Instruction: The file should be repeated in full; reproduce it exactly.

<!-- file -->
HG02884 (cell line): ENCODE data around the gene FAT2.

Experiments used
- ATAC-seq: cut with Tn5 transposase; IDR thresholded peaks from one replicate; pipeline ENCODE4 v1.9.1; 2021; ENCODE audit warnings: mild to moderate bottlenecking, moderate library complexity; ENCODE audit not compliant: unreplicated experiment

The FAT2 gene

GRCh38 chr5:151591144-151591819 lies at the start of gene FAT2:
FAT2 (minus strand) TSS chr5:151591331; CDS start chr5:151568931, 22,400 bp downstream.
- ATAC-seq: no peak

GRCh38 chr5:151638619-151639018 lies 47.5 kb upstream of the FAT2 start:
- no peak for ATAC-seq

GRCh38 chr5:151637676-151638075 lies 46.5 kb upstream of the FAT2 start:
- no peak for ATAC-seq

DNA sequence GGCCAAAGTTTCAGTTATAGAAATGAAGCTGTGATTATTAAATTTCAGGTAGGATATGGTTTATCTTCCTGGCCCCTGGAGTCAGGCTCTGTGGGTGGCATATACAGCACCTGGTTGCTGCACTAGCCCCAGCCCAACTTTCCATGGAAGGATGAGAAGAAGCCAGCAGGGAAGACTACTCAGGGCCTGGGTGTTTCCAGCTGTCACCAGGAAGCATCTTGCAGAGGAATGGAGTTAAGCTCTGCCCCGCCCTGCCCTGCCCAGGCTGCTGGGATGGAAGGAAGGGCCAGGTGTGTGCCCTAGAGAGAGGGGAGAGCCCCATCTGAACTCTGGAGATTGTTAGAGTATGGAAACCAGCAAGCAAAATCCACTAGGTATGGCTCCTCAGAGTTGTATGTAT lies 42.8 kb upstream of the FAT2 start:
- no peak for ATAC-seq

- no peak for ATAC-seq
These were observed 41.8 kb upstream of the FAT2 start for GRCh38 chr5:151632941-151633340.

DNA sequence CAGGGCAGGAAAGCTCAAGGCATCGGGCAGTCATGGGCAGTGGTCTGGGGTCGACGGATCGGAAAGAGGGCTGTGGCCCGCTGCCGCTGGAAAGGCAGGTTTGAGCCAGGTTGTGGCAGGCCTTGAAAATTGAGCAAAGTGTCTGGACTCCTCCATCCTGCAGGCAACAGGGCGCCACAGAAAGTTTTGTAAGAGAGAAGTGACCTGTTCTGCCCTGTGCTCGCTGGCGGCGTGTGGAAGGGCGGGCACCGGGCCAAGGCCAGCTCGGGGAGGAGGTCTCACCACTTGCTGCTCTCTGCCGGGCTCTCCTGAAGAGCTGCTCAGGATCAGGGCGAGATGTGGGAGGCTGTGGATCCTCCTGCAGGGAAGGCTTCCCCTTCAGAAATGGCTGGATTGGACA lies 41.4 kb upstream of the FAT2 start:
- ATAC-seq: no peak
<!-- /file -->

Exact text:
HG02884 (cell line): ENCODE data around the gene FAT2.

Experiments used
- ATAC-seq: cut with Tn5 transposase; IDR thresholded peaks from one replicate; pipeline ENCODE4 v1.9.1; 2021; ENCODE audit warnings: mild to moderate bottlenecking, moderate library complexity; ENCODE audit not compliant: unreplicated experiment

The FAT2 gene

GRCh38 chr5:151591144-151591819 lies at the start of gene FAT2:
FAT2 (minus strand) TSS chr5:151591331; CDS start chr5:151568931, 22,400 bp downstream.
- ATAC-seq: no peak

GRCh38 chr5:151638619-151639018 lies 47.5 kb upstream of the FAT2 start:
- no peak for ATAC-seq

GRCh38 chr5:151637676-151638075 lies 46.5 kb upstream of the FAT2 start:
- no peak for ATAC-seq

DNA sequence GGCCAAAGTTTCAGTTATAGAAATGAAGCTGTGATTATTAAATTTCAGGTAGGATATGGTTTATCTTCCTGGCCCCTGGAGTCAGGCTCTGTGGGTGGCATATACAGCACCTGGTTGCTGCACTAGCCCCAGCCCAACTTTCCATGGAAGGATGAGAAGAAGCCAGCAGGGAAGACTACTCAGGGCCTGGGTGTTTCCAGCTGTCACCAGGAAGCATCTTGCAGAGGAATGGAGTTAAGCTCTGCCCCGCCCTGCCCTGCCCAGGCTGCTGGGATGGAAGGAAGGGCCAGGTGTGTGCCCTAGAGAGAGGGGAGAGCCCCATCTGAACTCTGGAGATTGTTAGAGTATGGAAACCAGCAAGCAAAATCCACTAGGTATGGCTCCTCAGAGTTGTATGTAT lies 42.8 kb upstream of the FAT2 start:
- no peak for ATAC-seq

- no peak for ATAC-seq
These were observed 41.8 kb upstream of the FAT2 start for GRCh38 chr5:151632941-151633340.

DNA sequence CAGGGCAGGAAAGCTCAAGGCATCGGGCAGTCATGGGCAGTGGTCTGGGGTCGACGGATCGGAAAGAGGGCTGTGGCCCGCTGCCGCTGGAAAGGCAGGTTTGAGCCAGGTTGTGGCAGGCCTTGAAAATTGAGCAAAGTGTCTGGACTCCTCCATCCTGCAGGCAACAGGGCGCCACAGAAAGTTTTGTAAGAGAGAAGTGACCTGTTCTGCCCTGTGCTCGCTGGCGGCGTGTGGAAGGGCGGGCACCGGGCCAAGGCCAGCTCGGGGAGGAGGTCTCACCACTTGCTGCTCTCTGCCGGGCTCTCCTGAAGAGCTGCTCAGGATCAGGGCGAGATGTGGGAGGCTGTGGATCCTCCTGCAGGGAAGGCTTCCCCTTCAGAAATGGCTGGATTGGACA lies 41.4 kb upstream of the FAT2 start:
- ATAC-seq: no peak